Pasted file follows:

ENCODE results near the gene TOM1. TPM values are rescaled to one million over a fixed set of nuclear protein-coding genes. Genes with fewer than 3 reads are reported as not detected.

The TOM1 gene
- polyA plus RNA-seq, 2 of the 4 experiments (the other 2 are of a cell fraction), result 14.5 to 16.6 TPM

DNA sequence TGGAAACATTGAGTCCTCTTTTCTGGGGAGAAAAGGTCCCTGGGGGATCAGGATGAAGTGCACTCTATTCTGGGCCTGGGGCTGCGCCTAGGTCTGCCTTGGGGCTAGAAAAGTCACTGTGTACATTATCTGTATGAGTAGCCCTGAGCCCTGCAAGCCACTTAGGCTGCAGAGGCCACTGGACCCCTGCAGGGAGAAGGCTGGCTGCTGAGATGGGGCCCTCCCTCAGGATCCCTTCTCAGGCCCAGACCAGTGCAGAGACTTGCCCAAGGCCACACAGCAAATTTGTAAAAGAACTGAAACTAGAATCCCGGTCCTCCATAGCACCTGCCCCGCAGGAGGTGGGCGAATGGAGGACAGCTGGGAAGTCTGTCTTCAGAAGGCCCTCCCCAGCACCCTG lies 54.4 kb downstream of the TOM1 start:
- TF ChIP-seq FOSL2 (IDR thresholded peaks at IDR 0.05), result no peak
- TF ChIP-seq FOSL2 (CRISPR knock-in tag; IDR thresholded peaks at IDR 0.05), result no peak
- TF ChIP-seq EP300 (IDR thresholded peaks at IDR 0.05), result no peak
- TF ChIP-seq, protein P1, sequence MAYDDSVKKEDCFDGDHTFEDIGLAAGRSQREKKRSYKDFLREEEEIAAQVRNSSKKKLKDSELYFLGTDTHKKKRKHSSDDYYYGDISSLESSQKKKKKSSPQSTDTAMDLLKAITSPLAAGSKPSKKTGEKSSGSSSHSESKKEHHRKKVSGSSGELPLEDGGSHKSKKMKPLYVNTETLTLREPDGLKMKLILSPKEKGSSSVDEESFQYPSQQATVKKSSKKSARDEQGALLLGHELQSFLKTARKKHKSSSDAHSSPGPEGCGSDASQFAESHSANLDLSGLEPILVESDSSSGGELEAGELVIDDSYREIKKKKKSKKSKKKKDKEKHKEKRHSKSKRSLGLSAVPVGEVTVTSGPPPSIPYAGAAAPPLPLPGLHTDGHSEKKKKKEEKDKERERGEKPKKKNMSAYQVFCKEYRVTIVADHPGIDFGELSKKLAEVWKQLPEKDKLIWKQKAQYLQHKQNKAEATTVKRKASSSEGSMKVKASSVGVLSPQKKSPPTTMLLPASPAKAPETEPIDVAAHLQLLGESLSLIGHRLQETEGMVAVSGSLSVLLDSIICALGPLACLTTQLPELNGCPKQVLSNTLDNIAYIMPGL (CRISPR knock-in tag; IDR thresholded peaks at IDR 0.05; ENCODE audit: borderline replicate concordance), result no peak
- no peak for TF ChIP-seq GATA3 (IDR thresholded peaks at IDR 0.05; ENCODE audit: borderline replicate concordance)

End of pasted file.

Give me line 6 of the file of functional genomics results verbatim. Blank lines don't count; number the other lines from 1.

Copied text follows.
- TF ChIP-seq FOSL2 (CRISPR knock-in tag; IDR thresholded peaks at IDR 0.05), result no peak